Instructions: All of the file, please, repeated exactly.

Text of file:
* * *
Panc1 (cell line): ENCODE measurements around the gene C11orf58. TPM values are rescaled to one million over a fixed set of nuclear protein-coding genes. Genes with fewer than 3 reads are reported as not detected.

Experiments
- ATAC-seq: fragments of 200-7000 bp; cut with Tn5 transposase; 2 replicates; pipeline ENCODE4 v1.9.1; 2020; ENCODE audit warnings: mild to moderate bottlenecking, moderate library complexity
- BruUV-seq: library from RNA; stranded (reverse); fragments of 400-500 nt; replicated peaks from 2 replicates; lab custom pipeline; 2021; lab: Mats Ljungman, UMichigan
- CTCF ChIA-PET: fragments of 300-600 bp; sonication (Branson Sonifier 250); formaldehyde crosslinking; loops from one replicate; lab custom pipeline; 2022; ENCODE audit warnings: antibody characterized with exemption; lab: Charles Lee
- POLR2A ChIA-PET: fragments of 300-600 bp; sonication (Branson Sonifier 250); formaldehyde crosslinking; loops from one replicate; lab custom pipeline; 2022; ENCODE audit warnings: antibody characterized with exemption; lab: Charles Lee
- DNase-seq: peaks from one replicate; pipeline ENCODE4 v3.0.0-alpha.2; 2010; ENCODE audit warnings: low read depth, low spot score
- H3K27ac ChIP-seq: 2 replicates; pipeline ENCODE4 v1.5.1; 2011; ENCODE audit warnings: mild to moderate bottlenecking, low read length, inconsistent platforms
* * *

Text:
Panc1 (cell line): ENCODE measurements around the gene C11orf58. TPM values are rescaled to one million over a fixed set of nuclear protein-coding genes. Genes with fewer than 3 reads are reported as not detected.

Experiments
- ATAC-seq: fragments of 200-7000 bp; cut with Tn5 transposase; 2 replicates; pipeline ENCODE4 v1.9.1; 2020; ENCODE audit warnings: mild to moderate bottlenecking, moderate library complexity
- BruUV-seq: library from RNA; stranded (reverse); fragments of 400-500 nt; replicated peaks from 2 replicates; lab custom pipeline; 2021; lab: Mats Ljungman, UMichigan
- CTCF ChIA-PET: fragments of 300-600 bp; sonication (Branson Sonifier 250); formaldehyde crosslinking; loops from one replicate; lab custom pipeline; 2022; ENCODE audit warnings: antibody characterized with exemption; lab: Charles Lee
- POLR2A ChIA-PET: fragments of 300-600 bp; sonication (Branson Sonifier 250); formaldehyde crosslinking; loops from one replicate; lab custom pipeline; 2022; ENCODE audit warnings: antibody characterized with exemption; lab: Charles Lee
- DNase-seq: peaks from one replicate; pipeline ENCODE4 v3.0.0-alpha.2; 2010; ENCODE audit warnings: low read depth, low spot score
- H3K27ac ChIP-seq: 2 replicates; pipeline ENCODE4 v1.5.1; 2011; ENCODE audit warnings: mild to moderate bottlenecking, low read length, inconsistent platforms